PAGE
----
3. The Cleveland Clinic has successfully used its metrics to drive continuous improvement by better understanding its costs measurement processes and enabling more transparency. Most hospitals are measured by procedure, but at Cleveland, an outcome process was adopted to better assess the charges and costs associated with a full care cycle rather than the day by day procedural costs. "Understanding the cycle costs for services required deep involvement of physicians with insight into the process of care" (Porter, 2012, p. 40). Transparency was also adopted. Clinic leaders continually met with teams and shared information about the varying services and costs changes that would ultimately affect the outcomes of how the doctors performed their skills on the patients.
4. Cleveland Clinic believes in the experience of each and every patient. Insights into the experience of the patient are very important to each and every doctor working at the clinic; therefore, the clinic in 2007 became the first to "appoint a Chief Experience Officer that would encourage doctors and nurses to ask patients what else they could do for them while they were there?" (Porter, 2012). Patients are also educated about their health history. These insights were gathered into the outcome measures data that was collected. Gallup also began tracking the assessment of the clinic by the employees and patients with the intention to engaging management and letting them know whether this tangible process was a success or not in care coordination and patient transitioning.
5. In an effort to make things better, companies and organizations often do too much. There are risks to growth. As with all successes, there are downsides that can occur. These risks often include poor communications and lack of commitment from those within the organization. These risks can cause breakdowns in the growth of an organization (Dess et al., 2009). Cleveland then should focus on ensuring that there are no breakdowns in the communication engagement of their staff. With the many expansion efforts that Cleveland undertook over the course of their years in business, sometimes there can be too much expansion and/or innovation. Cleveland will also have to make sure that what caused them to be effective in the first place: commitment from all of the staff is kept. Employees have to feel valued in their jobs and fulfilled on certain levels. While Cleveland Clinic cannot do everything per se, they have to continue to value their employees and the different types of techniques and methods that are proposed to create better experiences for the patients.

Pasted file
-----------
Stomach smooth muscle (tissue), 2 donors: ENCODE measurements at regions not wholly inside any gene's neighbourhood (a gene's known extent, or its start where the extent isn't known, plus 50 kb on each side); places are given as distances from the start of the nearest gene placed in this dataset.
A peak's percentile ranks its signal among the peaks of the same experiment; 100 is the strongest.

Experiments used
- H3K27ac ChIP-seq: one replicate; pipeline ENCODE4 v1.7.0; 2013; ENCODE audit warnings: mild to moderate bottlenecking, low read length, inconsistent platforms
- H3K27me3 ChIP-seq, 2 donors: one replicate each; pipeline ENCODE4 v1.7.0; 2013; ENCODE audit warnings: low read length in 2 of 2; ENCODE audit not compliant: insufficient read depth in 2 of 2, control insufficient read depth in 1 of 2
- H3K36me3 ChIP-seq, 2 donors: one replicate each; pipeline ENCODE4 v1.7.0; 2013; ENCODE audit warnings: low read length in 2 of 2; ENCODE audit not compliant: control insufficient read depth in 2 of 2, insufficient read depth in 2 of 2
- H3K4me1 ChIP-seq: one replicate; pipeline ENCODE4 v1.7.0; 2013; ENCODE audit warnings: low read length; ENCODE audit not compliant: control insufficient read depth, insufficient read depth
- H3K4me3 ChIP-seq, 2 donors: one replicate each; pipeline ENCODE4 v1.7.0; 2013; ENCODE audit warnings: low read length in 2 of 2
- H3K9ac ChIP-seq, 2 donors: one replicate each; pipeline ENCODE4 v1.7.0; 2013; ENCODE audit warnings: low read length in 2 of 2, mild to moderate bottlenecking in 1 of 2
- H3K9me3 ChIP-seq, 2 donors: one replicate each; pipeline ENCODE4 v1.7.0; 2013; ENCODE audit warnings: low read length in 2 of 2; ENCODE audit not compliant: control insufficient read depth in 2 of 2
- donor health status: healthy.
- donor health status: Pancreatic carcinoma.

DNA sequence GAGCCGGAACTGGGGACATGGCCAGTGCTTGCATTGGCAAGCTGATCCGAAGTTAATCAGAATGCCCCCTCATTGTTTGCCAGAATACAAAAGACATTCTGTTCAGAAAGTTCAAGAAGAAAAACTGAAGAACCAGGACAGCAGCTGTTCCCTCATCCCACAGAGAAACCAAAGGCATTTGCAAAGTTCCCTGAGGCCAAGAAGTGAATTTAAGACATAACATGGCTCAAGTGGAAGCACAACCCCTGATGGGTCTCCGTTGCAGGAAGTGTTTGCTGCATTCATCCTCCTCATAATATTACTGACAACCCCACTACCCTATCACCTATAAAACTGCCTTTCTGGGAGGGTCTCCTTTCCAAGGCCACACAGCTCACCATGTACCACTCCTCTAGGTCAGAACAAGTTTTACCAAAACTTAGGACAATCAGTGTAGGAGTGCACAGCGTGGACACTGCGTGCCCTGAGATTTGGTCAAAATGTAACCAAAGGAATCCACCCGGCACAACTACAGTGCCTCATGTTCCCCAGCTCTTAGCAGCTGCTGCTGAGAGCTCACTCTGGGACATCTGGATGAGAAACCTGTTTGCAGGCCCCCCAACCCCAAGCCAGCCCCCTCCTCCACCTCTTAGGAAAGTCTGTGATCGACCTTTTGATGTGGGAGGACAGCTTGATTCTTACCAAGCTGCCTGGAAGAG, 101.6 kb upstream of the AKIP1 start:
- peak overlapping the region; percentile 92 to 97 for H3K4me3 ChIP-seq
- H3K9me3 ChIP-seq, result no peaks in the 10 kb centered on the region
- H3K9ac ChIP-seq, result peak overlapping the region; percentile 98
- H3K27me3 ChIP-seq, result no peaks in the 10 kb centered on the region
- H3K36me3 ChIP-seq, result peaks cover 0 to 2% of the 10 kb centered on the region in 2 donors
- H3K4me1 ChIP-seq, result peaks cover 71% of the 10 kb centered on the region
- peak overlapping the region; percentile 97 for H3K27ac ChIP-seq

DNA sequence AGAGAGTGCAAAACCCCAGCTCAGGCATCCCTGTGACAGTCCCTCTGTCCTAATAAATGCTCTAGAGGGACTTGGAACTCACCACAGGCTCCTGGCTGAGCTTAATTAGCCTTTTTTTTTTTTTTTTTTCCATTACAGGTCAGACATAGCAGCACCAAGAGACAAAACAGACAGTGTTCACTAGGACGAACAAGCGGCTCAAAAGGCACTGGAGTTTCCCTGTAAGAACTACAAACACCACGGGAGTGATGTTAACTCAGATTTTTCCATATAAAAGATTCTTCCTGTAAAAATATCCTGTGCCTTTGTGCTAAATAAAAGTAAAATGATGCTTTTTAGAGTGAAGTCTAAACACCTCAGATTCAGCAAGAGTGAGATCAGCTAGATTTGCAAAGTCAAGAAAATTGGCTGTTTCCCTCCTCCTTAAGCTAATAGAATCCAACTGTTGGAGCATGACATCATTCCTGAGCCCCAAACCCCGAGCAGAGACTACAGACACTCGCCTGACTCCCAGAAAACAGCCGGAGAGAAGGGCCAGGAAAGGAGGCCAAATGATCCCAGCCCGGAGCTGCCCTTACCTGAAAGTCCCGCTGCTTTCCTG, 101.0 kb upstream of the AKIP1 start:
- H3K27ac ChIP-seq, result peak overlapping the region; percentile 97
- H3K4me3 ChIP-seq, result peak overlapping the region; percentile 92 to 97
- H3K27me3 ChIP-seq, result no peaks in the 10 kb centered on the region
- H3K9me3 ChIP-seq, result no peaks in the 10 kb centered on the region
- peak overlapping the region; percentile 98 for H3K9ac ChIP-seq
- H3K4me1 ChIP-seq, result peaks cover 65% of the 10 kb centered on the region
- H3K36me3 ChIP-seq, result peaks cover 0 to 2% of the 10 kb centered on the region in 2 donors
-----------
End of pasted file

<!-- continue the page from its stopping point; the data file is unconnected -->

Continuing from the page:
Cleveland Clinic: Facts & figures [Facts & Figures Sheet]. (2013). Retrieved from http://my.clevelandclinic.org/Documents/About-Cleveland-Clinic/overview/cleveland-clinic-facts-and-figures.pdf
Dess, G. G., Lumpkin, G. T., & Eisner, A. (2009). Strategic Management: Creating Competitive Advantages (5th ed.). McGraw-Hill/Irwin.
Physician Consortium for Performance Improvement [Recommendations Report]. (2011). Retrieved from http://www.ama-assn.org/resources/doc/cqi/pcpi-outcome-measures-framework.pdf
Porter, M. J. (2012). Cleveland Clinic: Growth Strategy 2012. Harvard Business School Business Policy Working Papers Collection, 19-41.
Rubin, H. R., Pronovost, P., & Diette, G. B. (2001). The advantages and disadvantages of process-based measures of health care quality. International Journal for Quality in Health Care, 13(6), 469-474.